But that wasn't the case for Cheri Lindsay. The white pigment on her skin spread rapidly across her body and around her eyes, "like a mask," over the past four years, she says.

She imagines that she's dealt with it better than most, in part because of the example set by her father.

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1:38pm

Wed June 18, 2014
Shots - Health News

Some Paramedics Doing Less Transport, More Treatment At Scene

Originally published on Thu June 19, 2014 7:42 am

Speeding to a house call? Training paramedics to do more treatment at the scene can be pricey, critics say.
iStockphoto

It's being called the house call of the future: Ambulance crews rush when you call 911, but instead of taking you to the emergency room, they treat you at home.

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6:15pm

Tue June 17, 2014
Environment

Plastics Don't Disappear, But They Do End Up In Seabirds' Bellies

Originally published on Tue June 17, 2014 8:33 pm

Plastic floats ashore in Jakarta, Indonesia.
Bay Ismoyo AFP/Getty Images

The vast majority of debris in the ocean — about 75 percent of it — is made of plastic. It can consist of anything from plastic bottles to packaging materials, but whatever form it takes, it doesn't go away easily.

While plastic may break down into smaller and smaller pieces, some as small as grains of sand, these pieces are never truly biodegradable. The plastic bits, some small enough that they're called microplastics, threaten marine life like fish and birds, explains Richard Thompson, a professor of marine biology at Plymouth University in the U.K.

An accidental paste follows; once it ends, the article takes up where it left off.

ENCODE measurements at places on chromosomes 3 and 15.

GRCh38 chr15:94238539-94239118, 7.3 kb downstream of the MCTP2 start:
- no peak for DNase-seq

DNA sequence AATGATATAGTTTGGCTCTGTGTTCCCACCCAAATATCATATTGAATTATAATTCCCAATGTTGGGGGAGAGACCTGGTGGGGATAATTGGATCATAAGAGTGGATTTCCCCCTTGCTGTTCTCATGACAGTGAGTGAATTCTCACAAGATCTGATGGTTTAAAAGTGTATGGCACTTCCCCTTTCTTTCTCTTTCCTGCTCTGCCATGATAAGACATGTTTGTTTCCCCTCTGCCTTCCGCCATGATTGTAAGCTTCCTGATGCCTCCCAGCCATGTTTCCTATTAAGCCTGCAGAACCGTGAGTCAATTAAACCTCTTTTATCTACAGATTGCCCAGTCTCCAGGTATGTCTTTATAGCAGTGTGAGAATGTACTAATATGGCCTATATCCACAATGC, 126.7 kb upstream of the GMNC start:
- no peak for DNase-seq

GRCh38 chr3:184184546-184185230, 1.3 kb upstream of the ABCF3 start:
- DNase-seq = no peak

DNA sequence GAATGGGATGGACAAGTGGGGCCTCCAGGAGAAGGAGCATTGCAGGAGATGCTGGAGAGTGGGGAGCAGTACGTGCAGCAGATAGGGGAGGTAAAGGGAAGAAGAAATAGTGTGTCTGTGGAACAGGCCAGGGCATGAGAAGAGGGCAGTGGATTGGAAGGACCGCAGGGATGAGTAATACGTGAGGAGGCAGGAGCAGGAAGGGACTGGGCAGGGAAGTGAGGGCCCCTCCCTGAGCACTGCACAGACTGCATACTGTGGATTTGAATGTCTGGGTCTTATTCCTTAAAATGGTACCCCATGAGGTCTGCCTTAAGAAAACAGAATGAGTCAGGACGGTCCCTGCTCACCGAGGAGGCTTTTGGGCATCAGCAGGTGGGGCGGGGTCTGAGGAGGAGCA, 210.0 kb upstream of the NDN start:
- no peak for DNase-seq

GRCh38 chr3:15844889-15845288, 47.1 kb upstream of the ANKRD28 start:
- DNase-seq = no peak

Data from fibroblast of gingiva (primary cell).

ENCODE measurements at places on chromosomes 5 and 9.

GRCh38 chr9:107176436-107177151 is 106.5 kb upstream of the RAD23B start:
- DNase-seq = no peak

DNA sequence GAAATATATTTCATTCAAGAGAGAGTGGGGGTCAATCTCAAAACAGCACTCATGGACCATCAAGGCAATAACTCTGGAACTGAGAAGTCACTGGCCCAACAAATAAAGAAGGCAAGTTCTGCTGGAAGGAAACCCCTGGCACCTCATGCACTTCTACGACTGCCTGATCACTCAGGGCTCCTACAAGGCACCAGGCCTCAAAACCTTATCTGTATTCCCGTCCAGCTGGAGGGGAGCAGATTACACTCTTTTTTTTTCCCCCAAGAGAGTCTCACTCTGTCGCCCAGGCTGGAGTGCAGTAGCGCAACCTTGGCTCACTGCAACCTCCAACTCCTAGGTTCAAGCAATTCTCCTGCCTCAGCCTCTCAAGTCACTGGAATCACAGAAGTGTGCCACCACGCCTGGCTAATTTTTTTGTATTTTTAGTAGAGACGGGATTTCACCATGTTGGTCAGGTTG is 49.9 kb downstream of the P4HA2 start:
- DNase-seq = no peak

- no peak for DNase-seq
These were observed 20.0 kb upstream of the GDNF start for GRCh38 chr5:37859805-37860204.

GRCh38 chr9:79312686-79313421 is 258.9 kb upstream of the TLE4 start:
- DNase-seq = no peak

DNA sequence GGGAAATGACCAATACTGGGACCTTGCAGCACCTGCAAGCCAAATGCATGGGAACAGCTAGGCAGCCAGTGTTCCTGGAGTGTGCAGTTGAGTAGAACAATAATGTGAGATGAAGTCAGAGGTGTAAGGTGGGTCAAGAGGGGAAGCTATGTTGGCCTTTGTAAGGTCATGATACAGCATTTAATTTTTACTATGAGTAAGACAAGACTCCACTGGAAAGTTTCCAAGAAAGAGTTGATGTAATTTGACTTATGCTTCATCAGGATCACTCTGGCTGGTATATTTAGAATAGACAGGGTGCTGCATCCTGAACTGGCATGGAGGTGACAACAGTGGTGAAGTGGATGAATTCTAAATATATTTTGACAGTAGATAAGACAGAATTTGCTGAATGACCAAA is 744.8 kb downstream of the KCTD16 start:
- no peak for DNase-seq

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4:25pm

Mon June 16, 2014
Music Interviews

A Young Man's Loneliness, And His Soulful Falsetto

Originally published on Tue June 17, 2014 8:36 am

British singer Sam Smith has just released his debut album, In the Lonely Hour.
Courtesy of the artist

The British singer Sam Smith broke through with a dance song: His is the voice snaking through "Latch," by the electronic-music duo Disclosure. It became an international club anthem.

In the U.K, he's mentioned in the same breath as superstars Adele or Florence and the Machine. He already has a sold-out U.S. tour, and he has performed on Saturday Night Live. Smith, 22, is now releasing his debut album, In the Lonely Hour. His songs of love and loss are powered by his moody, soulful voice.

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5:52pm

Sun June 15, 2014
U.S.